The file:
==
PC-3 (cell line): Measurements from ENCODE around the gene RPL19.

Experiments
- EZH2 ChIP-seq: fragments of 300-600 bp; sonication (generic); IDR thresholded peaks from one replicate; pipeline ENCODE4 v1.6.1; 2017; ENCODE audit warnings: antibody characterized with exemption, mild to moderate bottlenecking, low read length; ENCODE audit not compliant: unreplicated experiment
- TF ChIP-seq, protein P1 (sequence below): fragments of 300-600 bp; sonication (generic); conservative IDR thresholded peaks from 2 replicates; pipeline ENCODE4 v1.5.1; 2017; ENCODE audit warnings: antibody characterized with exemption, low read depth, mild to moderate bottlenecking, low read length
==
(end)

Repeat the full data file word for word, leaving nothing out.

PC-3 (cell line): Measurements from ENCODE around the gene RPL19.

Experiments
- EZH2 ChIP-seq: fragments of 300-600 bp; sonication (generic); IDR thresholded peaks from one replicate; pipeline ENCODE4 v1.6.1; 2017; ENCODE audit warnings: antibody characterized with exemption, mild to moderate bottlenecking, low read length; ENCODE audit not compliant: unreplicated experiment
- TF ChIP-seq, protein P1 (sequence below): fragments of 300-600 bp; sonication (generic); conservative IDR thresholded peaks from 2 replicates; pipeline ENCODE4 v1.5.1; 2017; ENCODE audit warnings: antibody characterized with exemption, low read depth, mild to moderate bottlenecking, low read length